He watched as she considered her options. “I feel responsible. Please let me make things right.”
The black Mercedes pulled up to the sidewalk and the driver walked around to open the back door. “Please,” he pleaded softly.
The woman drew a shaky breath. “Okay. Thank you,” she said quietly.
Jorgen slid out of the back seat and moved to the passenger side of the front. Nik motioned for the woman to get in, and he climbed in beside her. The driver returned to his seat and pulled out into traffic.
“Jorgen, call St. James and tell him to meet us at the underground entrance. Ms.—“ He looked to the woman.
“Oh, Cavanaugh. Petey Cavanaugh.” At his befuddled expression, she added, “It’s a long story.”
Nik frowned. “Ms. Cavanaugh is to have whatever services she needs. When she’s ready, we’ll take her where she needs to go.”
“Yes, sir,” Jorgen responded, taking his phone out of his pocket.
“Thank you,” Petey said sheepishly. “I’d better call my friend.”
She dialed a number. “Yeah, it’s me.” There was a short pause. “No, I’m not almost to the gallery. I’ll tell you all about it when I get there.”
Another pause. “I know, seriously, I do! Nobody would rather be there right now than I would, but I forgot the umbrella, and I forgot the key, and I’m a total wreck right now, completely soaked to the skin.”
She seemed to listen for a moment. “I know, but I can’t help it. I’m headed to the Plaza. I’ll get cleaned up, and then I’ll be right there.”
Nik watched as she eyed him quickly. “I don’t know. Some guy,” she whispered. There was another pause, and Nik could hear an agitated voice on the other end, although he couldn’t make out the words.
“Okay, Jules, I’m hanging up now. I’ll let you know when I’m on my way.” She stabbed at her phone and put it back in the small silver bag she was carrying.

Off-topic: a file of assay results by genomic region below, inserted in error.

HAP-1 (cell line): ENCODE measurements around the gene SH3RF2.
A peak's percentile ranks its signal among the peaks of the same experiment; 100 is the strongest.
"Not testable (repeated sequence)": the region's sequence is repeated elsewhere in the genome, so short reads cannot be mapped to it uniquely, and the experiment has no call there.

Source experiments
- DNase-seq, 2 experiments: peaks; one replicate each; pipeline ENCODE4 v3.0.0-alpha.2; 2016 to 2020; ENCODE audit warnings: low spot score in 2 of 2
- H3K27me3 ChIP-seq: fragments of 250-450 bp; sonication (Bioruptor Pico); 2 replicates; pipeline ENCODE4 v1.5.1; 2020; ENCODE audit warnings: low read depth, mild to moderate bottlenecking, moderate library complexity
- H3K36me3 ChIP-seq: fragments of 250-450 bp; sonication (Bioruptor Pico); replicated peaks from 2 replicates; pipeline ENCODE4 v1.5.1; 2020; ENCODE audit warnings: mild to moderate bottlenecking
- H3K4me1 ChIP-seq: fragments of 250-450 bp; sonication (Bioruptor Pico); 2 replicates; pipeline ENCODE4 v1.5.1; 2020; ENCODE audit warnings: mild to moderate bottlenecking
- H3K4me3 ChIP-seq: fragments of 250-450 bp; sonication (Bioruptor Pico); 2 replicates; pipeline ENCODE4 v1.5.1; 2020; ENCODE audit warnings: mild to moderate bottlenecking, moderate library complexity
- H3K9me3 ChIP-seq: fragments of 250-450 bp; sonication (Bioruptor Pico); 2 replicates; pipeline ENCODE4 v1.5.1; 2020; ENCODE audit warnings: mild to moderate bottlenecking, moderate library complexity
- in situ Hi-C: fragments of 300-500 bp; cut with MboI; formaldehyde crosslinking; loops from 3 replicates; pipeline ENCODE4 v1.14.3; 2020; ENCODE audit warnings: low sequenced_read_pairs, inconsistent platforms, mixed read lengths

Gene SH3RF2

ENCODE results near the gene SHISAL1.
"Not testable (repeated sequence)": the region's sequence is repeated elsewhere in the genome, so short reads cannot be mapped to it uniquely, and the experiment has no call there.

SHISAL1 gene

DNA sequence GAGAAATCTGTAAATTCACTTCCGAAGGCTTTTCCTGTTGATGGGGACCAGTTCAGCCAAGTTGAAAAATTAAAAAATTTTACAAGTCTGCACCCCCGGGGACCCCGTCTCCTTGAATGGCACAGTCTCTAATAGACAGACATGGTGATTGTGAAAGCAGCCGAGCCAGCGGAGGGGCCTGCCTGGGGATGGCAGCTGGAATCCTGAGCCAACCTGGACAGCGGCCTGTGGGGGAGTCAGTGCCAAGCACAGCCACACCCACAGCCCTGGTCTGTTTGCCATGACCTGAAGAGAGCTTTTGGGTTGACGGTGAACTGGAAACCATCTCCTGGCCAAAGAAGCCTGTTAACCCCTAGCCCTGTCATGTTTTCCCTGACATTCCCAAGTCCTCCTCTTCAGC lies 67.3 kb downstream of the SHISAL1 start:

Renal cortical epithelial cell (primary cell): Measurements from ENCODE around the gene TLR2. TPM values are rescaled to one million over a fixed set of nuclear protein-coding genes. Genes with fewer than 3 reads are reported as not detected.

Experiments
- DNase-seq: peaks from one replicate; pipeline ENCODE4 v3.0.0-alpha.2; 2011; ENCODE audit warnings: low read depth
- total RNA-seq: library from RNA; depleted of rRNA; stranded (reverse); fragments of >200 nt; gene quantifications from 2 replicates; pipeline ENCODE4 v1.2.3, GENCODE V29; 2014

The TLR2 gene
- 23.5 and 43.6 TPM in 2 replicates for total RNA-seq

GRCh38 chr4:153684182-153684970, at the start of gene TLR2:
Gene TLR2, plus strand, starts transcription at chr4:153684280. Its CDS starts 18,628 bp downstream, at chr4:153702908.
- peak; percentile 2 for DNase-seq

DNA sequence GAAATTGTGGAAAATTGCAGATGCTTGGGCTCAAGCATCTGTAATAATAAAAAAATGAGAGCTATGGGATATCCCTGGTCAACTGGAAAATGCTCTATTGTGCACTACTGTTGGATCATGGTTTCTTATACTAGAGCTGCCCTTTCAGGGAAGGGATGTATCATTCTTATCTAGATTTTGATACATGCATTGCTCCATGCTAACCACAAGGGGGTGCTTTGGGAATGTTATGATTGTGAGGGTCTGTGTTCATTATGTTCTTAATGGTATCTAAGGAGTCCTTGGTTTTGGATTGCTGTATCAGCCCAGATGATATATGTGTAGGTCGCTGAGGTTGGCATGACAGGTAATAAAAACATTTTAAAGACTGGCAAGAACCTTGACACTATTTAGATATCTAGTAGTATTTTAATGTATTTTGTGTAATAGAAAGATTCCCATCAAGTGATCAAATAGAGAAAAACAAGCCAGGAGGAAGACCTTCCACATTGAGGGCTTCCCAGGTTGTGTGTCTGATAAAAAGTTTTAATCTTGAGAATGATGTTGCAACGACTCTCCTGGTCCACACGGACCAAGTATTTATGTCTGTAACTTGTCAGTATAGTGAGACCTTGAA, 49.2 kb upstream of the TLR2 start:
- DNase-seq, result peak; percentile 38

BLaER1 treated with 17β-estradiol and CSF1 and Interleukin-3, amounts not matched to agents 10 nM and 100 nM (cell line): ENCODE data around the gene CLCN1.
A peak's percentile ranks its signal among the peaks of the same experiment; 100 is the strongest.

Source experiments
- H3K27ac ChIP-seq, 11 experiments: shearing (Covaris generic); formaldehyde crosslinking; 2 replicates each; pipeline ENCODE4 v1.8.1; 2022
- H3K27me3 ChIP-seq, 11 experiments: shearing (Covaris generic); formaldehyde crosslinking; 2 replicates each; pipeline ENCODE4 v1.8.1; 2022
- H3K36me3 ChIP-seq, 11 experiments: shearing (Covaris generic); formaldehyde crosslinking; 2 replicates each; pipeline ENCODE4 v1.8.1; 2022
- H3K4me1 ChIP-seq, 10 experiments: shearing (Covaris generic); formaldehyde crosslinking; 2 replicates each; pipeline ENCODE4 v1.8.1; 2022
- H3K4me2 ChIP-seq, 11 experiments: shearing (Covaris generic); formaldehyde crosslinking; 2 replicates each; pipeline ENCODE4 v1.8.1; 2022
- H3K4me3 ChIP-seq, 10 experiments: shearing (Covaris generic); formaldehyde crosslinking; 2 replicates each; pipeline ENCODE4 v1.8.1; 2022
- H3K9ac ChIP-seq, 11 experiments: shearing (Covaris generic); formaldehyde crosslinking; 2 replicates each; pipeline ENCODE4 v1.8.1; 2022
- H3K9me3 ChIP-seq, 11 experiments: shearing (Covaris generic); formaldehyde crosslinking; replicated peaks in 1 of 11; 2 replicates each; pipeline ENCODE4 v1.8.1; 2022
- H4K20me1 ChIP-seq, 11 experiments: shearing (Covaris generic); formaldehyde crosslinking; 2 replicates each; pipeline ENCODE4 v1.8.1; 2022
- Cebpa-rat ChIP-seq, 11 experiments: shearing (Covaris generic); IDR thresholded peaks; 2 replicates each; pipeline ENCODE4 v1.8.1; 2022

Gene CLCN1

She looked back at him sheepishly. “My friend.”
“I truly am sorry. You said you’re late?”
She nodded. “It’s a gallery opening. I’m supposed to be there,” she glanced at her watch, “twenty-two minutes ago.”
“I’m late for dinner myself. At least gallery openings usually run for several hours. Surely it won’t matter if you’re a bit late,” he said reasonably.
“It’s my show. It looks kind of bad for the guest of honor not to be there.”
Nik was intrigued. “You’re an artist. What is your medium?”
“Sculpture. I do welded steel and glass pieces.”
He squinted, picturing the petite, feminine woman using a welding torch to bend steel to her will.
“We’re here, sir,” Jorgen announced, interrupting his thoughts. The car pulled through a security gate into an underground garage. As it eased up to a pair of double glass doors, Colin St. James stepped out to greet them.
“Holy crap on a cracker,” he exclaimed as first Nik, then Petey climbed out of the back of the car. “What on God’s green earth happened to you?”
“It’s raining,” Nik replied succinctly. “This is Ms. Cavanaugh. She’s late to her own gallery opening, and obviously, she can’t go like that. Please see to it that she’s ready in about twenty minutes. Will that be possible?”
“Twenty minutes? Are you kidding me? They don’t call me ‘the miracle worker’ for nothing.” He scanned Petey up and down. “Although this might be my greatest challenge yet,” he said under his breath.
She glared up at him through wet lashes.
Nik turned to Petey. “I’m going upstairs to get cleaned up. I’ll check on you when I’m ready.”
She nodded shyly, shrugging off his suit jacket and handing it to him. “Um, thank you.”
He nodded to Colin and turned to head to the elevator.
Colin took Petey by the hand. “Okay, sweetie, let’s see what we can do.”CHASING ORDINARY by Pandora Spocks
Four out of five dentists surveyed recommend contemporary grown-up fairy tales for their patients who read in the summer.
No, I made that up. But here’s what an Amazon reviewer has to say: